Properties of Metals
One of the most serious metallurgical problems and one that is a major concern in the
nuclear industry is stress-corrosion cracking (SCC). SCC is a type of intergranular attack
corrosion that occurs at the grain boundaries under tensile stress. It tends to propagate
as stress opens cracks that are subject to corrosion, which are then corroded further,
weakening the metal by further cracking. The cracks can follow intergranular or
transgranular paths, and there is often a tendency for crack branching.
The cracks form and propagate approximately at right angles to the direction of the tensile
stresses at stress levels much lower than those required to fracture the material in the
absence of the corrosive environment. As cracking penetrates further into the material,
it eventually reduces the supporting cross section of the material to the point of structural
failure from overload.
Stresses that cause cracking arise from residual cold work, welding, grinding, thermal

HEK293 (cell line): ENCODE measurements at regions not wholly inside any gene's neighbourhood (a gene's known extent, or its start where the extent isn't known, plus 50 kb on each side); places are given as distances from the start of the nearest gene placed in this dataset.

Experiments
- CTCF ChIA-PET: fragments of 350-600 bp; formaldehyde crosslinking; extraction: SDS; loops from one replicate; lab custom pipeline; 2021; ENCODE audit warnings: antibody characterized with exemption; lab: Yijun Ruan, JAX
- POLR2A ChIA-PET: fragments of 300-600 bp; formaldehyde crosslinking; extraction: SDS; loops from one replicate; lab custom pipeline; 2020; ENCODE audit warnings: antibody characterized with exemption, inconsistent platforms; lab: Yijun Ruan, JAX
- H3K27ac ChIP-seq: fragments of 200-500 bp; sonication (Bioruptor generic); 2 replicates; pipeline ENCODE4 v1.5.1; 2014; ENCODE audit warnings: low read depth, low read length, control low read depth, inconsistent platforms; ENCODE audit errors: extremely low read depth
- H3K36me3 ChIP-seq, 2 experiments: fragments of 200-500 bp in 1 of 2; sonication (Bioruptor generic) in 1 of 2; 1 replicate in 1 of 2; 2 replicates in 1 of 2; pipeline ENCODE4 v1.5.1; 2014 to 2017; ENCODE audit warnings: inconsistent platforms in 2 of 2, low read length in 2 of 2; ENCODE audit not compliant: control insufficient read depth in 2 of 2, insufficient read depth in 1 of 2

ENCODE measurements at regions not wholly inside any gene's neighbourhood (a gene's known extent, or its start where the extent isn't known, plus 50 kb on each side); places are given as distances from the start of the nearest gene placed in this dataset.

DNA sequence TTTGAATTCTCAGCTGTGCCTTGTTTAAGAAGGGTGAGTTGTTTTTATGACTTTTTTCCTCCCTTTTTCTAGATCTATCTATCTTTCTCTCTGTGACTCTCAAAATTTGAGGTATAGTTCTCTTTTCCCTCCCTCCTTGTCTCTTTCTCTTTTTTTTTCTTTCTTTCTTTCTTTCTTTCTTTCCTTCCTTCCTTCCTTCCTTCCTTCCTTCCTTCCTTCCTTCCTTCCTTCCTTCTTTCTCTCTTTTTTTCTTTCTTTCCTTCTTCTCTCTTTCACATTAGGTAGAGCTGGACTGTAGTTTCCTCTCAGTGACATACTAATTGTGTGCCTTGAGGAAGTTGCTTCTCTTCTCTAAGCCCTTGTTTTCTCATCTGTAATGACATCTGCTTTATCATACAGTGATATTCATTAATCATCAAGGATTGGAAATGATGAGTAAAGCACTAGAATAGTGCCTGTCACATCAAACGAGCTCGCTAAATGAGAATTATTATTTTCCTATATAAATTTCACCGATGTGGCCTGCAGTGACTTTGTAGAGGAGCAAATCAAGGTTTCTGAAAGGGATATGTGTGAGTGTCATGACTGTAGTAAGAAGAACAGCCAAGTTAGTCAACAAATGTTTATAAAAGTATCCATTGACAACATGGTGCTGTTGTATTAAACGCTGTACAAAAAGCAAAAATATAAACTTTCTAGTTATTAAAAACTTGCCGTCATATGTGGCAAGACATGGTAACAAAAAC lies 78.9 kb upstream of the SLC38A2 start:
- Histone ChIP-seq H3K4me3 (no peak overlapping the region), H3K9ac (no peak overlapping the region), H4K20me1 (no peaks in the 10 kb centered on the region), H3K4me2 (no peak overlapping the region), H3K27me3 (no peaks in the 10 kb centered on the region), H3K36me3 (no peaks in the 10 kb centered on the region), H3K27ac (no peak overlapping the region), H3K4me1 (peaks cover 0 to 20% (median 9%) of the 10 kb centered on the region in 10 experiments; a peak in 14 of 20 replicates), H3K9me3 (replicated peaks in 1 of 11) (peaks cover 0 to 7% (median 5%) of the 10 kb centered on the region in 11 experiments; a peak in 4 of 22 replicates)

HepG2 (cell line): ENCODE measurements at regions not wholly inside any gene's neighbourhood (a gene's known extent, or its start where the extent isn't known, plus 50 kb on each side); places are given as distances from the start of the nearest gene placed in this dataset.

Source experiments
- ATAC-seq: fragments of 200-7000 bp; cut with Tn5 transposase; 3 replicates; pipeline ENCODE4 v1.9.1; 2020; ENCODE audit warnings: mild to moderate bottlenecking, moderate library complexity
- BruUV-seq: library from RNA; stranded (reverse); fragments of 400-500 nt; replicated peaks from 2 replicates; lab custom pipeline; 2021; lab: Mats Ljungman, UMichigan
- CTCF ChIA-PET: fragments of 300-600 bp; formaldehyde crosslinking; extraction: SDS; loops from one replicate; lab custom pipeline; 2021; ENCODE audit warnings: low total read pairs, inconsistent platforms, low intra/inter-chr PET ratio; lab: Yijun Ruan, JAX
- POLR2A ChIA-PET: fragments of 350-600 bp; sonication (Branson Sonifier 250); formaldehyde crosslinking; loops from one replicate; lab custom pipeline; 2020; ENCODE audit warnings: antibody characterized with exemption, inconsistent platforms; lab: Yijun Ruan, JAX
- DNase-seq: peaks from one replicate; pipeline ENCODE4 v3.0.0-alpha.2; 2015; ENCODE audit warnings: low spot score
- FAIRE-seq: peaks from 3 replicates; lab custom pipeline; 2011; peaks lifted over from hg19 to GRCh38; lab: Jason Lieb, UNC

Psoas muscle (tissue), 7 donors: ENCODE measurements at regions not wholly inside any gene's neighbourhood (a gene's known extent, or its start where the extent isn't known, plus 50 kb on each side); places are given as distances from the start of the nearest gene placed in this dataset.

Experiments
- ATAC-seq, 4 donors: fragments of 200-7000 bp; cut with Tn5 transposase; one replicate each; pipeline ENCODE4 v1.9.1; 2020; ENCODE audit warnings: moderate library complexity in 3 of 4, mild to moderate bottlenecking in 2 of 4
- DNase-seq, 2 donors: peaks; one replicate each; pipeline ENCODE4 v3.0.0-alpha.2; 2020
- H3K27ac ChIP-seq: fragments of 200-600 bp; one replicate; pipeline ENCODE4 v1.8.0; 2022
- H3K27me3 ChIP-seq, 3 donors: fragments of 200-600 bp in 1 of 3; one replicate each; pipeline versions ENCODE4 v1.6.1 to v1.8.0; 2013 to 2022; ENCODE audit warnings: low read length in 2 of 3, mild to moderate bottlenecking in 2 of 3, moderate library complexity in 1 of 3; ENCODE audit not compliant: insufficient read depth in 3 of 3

treatment, or may be externally applied during service and, to be effective, must be tensile
(as opposed to compressive).
SCC occurs in metals exposed to an environment where, if the stress was not present or
was at much lower levels, there would be no damage. If the structure, subject to the same
stresses, were in a different environment (noncorrosive for that material), there would be
no failure. Examples of SCC in the nuclear industry are cracks in stainless steel piping
systems and stainless steel valve stems.
The most effective means of preventing SCC in reactor systems are: 1) designing
properly; 2) reducing stress; 3) removing critical environmental species such as
hydroxides, chlorides, and oxygen; 4) and avoiding stagnant areas and crevices in heat
exchangers where chloride and hydroxide might become concentrated. Low alloy steels
are less susceptible than high alloy steels, but they are subject to SCC in water containing
chloride ions. Nickel-based alloys, however, are not effected by chloride or hydroxide
An example of a nickel-based alloy that is resistant to stress-corrosion cracking is inconel.
Inconel is composed of 72% nickel, 14-17% chromium, 6-10% iron, and small amounts
of manganese, carbon, and copper.
One of the most important forms of stress corrosion that concerns the nuclear industry is
chloride stress corrosion. Chloride stress corrosion is a type of intergranular corrosion
and occurs in austenitic stainless steel under tensile stress in the presence of oxygen,
chloride ions, and high temperature.